Has your Lawyer ever told you that your company is in danger of being dissolved, but you’re not quite sure what that means? Or are you interested in dissolving your company, but you’re unsure how to go about it?
Dissolving a company represents the end of its existence. A dissolved company is a company that was once a validly existing company but has since been struck from the BC Registry (in the case of a BC company) and no longer exists. In the article below, we discuss the various means by which a company may be dissolved in British Columbia. The two most common are outlined below together with our comments. The third is a formal liquidation and involves the appointment of a liquidator.
1. Voluntary Dissolution
Voluntary dissolution involves the shareholders of the company passing an ordinary resolution to request the Registrar of Companies to dissolve the company. The company then files with the registrar an application for dissolution stating, among other things, that an affidavit of a director of the company has been obtained and deposited in the company’s records office. That affidavit must state that the company’s dissolution has been authorized, that the company has no assets and that the company either has no liabilities or has made adequate provision for the payment of each of its liabilities. This method allows the registrar to dissolve the company immediately upon the filing of the application with the registrar.
2. Failure to File
In British Columbia, a company which fails for two successive years to file an annual report, or any other return, notice or document as required under the British Columbia Business Corporations Act will be in default under the Act. The Registrar will then send a notice of commencement of dissolution to the registered office of the company. The Notice will state that the company is in default and that if the registrar is not advised within one month of the date of the Notice that steps are being taken to correct the default, the company may be dissolved.
This approach involves minimal action and cost on the part of the company but has the disadvantage of requiring the passage of time before the company is dissolved by the registrar. It also involves a breach of the Act, although no penalties other than dissolution have traditionally flowed from such a breach.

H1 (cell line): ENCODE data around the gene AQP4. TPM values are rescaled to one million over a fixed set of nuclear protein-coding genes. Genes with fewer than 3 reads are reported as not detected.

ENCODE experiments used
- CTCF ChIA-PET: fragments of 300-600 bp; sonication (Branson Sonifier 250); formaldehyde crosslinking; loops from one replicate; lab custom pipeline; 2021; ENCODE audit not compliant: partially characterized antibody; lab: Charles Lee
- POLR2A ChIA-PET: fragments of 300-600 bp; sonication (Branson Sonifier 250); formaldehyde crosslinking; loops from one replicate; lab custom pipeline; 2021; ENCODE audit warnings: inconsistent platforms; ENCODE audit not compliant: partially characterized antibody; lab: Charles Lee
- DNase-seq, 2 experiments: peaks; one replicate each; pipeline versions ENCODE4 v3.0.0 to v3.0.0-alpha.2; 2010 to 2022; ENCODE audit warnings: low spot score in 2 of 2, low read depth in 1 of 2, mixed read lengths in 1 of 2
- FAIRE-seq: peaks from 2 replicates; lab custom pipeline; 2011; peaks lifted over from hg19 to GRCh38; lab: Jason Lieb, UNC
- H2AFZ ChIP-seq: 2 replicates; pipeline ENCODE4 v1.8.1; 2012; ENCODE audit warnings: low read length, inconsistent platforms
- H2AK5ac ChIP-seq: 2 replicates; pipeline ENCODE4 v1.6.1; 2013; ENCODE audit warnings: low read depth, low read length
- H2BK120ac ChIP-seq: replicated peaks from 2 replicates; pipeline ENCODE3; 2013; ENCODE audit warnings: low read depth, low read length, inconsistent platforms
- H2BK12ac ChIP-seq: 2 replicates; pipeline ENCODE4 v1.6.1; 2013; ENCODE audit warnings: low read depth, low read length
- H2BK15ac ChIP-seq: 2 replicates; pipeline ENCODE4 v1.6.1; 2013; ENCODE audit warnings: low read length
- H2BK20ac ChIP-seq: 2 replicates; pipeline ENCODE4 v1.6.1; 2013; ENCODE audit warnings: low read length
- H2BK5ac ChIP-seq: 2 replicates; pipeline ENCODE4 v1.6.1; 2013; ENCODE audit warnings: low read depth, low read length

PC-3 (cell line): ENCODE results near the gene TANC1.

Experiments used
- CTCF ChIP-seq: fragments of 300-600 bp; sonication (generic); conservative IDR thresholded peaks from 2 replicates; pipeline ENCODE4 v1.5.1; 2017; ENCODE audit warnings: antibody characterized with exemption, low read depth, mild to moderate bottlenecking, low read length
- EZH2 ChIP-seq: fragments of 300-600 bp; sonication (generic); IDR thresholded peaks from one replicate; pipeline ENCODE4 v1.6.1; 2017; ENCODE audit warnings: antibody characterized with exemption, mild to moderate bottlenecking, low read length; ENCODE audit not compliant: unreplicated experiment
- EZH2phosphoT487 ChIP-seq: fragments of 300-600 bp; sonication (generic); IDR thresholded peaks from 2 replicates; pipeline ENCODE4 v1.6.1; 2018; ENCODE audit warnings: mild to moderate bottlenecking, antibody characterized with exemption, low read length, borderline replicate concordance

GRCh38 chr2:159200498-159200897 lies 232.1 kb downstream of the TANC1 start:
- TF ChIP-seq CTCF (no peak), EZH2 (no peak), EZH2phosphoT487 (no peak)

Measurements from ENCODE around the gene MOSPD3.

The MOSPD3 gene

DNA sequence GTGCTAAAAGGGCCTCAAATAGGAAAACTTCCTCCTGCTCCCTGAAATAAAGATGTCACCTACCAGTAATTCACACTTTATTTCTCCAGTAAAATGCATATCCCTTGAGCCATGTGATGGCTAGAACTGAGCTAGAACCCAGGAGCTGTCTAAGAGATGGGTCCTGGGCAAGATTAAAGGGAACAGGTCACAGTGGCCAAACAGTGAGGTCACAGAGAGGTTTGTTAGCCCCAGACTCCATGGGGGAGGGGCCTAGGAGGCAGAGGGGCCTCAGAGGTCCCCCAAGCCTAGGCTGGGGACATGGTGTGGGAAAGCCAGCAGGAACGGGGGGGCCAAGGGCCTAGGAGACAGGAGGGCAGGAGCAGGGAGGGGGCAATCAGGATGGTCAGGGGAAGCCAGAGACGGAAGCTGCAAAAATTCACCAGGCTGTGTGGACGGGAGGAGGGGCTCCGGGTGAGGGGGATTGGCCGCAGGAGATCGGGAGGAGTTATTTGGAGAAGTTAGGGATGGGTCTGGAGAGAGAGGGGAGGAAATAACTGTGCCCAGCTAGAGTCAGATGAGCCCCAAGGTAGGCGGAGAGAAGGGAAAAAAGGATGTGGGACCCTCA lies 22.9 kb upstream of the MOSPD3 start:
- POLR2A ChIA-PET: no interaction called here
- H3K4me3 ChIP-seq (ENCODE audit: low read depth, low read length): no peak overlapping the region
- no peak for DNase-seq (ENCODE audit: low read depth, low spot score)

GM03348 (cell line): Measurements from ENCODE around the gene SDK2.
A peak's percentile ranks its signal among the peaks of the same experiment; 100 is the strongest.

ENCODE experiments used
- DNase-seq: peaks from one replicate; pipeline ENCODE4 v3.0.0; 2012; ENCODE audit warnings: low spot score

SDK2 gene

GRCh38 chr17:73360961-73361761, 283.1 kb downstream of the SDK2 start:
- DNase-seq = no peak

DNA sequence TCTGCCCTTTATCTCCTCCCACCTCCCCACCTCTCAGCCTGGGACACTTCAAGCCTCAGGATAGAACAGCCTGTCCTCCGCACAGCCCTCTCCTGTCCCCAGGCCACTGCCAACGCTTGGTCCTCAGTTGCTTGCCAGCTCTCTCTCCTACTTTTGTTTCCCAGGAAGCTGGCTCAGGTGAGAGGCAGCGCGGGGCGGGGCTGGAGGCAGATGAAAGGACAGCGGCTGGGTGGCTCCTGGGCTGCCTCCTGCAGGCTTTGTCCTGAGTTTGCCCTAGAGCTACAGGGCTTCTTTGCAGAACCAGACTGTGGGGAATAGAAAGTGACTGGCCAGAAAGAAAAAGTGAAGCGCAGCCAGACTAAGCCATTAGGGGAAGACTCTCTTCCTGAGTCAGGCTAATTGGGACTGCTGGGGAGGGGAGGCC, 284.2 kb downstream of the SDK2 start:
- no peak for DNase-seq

Furthermore, the Act provides that the liability of every director, officer, liquidator and shareholder of a company that has been dissolved shall continue, and may be enforced as if the company had not been dissolved. The limitation period for liability under the Income Tax Act runs from the time of director resignation. The limitation period is not triggered by dissolution; therefore, we recommend that directors resign upon dissolution. In addition, if the company owns any assets when it ceases to exist, these assets will become the property of the provincial government. Accordingly, allowing the company to be dissolved for failing to file annual reports is not recommended if the company has any assets or liabilities.
If the liabilities of the company are complex and uncertain, a formal liquidation and the appointment of a liquidator may be required. We would be pleased to explain what that would involve.
If you would like to learn more about partnerships, or alternate forms of business entities, please do not hesitate to contact one of the lawyers practicing in the area of business law at 250-448-2637 or firstname.lastname@example.org.
Alternatively, if your company has been dissolved and you are looking for more information on how to restore your company, please visit: http://touchstonelawgroup.com/kelowna-lawyers/restoring-company/
Author: Sasha Platz
This information is general in nature only. You should consult a lawyer before acting on any of this information. This information should not be considered as legal advice. To learn more about your legal needs, please contact our office at (250)448-2637 or any of our lawyers practicing in the area of business law at the following:Una Kuzio: email@example.com Jane Otterstrom: firstname.lastname@example.org Sasha Platz: email@example.com